On top of this, it can be important to put in place additional office software that allows you to easily analyse, manage and present other ‘off-the-vehicle’ data, so more savings can be made. This data could focus on the purchase prices for vehicles and when and where you buy them; sale prices for vehicles and when and where they are sold; your insurance and maintenance costs for each vehicle or your whole fleet; and employee satisfaction ratings, as happy staff members can lead to improved productivity.
Your driver strategy
Should I train my drivers?
Given that driver behaviour can have a huge impact on fuel, insurance and maintenance costs, it may be worth considering providing professional training to drivers so they keep your overall fleets costs down.
Alternatively, you could simply highlight to your drivers how they can improve their driver behaviour. This is something we cover extensively in our How to save money on fuel article, with the three core techniques being:
Drive smoothly – your drivers should try to avoid unnecessary braking and acceleration by anticipating situations and other road users as far ahead as possible. They should also maintain a safe distance from the vehicle in front that allows them to regulate their speed without using their brakes.
Reduce speed – driving slower is crucial to road safety, allows drivers to react more safely to potential hazards, and can reduce stress for all roads users. In addition, high speeds use up a lot of fuel and increase wind resistance on a vehicle.
Drive in a high gear – if it’s possible and safe to do so, drivers should change up into a higher gear without labouring their engine or redlining their rev counter. This is because driving in a higher gear lowers the engine speed, which in turn improves fuel efficiency.
How can I encourage better driver behaviour?
Of course, providing your drivers with some better driving top tips is one thing, getting them to implement these tips is another. But there are some ways you can successfully do this:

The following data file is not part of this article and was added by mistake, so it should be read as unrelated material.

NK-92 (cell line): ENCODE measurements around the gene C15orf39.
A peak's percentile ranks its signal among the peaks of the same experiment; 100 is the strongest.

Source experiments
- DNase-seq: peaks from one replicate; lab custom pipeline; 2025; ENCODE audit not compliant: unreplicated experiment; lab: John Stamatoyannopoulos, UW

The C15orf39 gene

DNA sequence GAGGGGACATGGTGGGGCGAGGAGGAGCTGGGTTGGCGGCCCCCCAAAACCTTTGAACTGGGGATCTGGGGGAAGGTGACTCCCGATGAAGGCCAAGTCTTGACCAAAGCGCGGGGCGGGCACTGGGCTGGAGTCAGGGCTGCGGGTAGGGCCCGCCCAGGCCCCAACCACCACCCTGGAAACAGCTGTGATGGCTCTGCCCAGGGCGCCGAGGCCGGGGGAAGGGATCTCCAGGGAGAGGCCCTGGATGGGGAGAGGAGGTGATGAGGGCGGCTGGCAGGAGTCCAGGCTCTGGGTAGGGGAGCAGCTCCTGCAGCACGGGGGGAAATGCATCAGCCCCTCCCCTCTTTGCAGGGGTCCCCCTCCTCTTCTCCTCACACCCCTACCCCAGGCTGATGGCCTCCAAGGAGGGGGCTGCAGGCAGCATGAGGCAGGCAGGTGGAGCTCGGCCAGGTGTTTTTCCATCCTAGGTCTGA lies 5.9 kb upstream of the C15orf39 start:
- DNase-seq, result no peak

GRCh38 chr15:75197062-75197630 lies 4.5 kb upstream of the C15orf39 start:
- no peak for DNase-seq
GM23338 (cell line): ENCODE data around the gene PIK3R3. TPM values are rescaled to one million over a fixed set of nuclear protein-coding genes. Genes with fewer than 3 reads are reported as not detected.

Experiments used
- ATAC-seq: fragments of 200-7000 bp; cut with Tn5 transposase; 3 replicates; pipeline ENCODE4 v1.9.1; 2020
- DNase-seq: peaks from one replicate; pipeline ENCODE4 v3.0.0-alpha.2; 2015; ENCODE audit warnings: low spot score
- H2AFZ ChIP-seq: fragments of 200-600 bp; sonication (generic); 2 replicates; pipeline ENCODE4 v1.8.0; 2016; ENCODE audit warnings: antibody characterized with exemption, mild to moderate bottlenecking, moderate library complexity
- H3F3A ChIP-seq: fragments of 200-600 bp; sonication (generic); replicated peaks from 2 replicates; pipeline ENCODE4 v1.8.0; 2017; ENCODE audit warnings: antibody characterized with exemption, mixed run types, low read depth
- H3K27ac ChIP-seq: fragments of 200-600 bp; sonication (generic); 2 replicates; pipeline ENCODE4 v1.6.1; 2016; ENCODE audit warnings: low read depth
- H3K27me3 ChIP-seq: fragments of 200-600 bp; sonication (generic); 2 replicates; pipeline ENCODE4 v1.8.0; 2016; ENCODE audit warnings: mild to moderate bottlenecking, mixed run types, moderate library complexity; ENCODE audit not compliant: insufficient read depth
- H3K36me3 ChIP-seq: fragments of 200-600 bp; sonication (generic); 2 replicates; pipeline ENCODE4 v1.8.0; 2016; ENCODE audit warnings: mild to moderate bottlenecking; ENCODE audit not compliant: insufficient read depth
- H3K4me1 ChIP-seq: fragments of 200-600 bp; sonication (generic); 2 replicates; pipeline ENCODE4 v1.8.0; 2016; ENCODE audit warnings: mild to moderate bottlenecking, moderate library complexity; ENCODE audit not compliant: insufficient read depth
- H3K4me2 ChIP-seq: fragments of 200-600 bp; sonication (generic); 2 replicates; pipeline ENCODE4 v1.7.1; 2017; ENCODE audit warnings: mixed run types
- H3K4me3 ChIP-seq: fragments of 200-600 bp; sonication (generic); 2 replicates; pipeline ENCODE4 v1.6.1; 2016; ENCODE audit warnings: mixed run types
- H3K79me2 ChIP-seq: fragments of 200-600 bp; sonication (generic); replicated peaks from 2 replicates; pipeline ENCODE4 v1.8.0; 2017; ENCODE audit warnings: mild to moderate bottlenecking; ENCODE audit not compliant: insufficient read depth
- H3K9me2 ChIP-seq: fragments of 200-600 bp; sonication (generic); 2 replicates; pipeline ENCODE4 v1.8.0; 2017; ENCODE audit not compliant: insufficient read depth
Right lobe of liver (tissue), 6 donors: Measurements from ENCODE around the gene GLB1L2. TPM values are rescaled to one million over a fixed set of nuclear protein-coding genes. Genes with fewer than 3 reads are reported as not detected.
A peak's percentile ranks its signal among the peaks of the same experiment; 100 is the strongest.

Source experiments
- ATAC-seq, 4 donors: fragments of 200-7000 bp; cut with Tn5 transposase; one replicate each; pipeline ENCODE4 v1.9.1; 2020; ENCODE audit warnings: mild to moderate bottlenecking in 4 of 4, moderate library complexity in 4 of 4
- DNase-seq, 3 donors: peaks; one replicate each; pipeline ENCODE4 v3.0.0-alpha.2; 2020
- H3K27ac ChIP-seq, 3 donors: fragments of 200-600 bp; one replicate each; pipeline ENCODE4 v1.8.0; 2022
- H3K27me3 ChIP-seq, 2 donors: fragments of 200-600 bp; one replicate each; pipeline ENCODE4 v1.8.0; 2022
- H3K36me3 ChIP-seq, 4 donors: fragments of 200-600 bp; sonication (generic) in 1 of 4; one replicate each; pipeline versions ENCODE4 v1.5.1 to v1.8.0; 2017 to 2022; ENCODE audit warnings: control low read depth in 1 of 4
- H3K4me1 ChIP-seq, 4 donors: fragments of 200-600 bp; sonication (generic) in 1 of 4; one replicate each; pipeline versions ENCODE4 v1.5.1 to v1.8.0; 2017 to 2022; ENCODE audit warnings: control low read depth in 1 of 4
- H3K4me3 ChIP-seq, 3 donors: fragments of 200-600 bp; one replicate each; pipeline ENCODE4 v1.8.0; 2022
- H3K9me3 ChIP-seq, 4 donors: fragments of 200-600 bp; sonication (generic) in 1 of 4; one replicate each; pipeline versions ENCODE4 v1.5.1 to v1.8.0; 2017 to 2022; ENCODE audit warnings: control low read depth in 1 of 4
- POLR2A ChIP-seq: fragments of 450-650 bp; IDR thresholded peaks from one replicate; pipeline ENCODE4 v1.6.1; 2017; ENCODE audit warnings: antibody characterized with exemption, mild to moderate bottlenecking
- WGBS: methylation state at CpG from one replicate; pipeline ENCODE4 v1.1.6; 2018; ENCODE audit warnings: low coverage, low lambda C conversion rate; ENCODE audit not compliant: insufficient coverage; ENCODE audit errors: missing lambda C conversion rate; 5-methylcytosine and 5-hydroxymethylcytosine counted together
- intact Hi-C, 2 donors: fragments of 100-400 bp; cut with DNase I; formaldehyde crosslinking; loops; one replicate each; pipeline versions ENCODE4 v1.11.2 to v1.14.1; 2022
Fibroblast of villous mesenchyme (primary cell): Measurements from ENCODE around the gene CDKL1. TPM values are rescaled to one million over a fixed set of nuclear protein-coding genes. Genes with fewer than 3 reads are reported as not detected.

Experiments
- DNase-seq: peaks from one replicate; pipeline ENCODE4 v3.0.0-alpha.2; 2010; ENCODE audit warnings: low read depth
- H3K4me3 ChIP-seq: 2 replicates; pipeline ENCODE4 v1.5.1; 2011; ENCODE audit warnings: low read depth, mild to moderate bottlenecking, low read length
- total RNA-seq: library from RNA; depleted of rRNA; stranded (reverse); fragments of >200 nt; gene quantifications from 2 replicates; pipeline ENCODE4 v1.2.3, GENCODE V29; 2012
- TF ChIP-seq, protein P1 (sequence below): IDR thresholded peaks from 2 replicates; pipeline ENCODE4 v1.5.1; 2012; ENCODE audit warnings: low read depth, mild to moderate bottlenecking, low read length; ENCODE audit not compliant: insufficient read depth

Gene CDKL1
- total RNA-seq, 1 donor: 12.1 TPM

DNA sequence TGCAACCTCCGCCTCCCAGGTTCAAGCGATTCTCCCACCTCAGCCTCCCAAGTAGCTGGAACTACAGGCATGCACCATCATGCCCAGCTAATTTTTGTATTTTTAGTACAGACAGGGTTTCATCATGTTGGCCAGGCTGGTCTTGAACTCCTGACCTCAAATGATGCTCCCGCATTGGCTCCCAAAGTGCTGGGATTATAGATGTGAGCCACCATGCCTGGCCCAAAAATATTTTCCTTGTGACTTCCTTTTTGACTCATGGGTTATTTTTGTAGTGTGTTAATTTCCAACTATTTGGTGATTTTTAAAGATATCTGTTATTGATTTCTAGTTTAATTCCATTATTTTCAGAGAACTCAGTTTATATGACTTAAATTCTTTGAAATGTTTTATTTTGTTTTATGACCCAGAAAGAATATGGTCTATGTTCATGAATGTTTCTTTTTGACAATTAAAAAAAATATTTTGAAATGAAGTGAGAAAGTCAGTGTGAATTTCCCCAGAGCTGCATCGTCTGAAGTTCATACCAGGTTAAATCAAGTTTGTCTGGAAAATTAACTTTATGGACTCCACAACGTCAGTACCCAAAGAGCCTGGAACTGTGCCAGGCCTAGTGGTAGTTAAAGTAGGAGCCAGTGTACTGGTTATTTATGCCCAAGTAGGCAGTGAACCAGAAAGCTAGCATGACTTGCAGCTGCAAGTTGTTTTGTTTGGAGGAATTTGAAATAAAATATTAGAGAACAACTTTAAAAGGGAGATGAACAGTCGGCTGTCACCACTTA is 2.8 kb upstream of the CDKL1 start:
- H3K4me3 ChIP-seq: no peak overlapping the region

Identify drivers who need help
Use data generated by your fuel card management system, telematics and additional software to identify drivers who are fuel inefficient, carry out risky behaviour, are involved in a lot of accidents or often need their vehicle to be repaired. Speak to these drivers about their performance, how they can improve their behaviour, and what support they may need.
To encourage better driver behaviour, set targets for individual drivers, departments or your whole fleet. These goals could focus on fuel consumption (eg miles per gallon), number of accidents, or the cost of maintenance for vehicles over a set period of time.
League tables and reminders
A monthly or quarterly league table of driver behaviour could help to encourage drivers to be at the top for the most fuel efficient ratings and at the bottom for the number of accidents or maintenance costs. You could also keep reminding drivers about best practice to help them move up and down the different league tables.
As well as creating league tables, you could offer individuals, departments or even your whole fleet incentives if they perform the best against specific targets. These incentives could be bonuses, vouchers, donations to a chosen charity, a night out or an extra paid holiday. This investment may be quickly covered by savings on fuel, insurance and maintenance costs.
Being transparent with information about your company’s fuel, insurance and maintenance could really open your drivers’ eyes as to why it’s so important that they do their best to improve their driver behavior. You should also make sure the information you share about top tips, key targets, incentives, training, etc, is clear and accessible to all your drivers.
Company car or cash ?
As part of your driver strategy, you may need to decide whether you offer your employees a company car or cash allowance. In terms of reducing fleet costs, there’s no definitive right or wrong answer, as it all depends on your company’s unique situation. However, we have provided you with some main pros and cons for each option that are worth considering:
– If you decide to buy a company car, you own a new asset.
– Alternatively, you could easily lease cars from a fleet services company.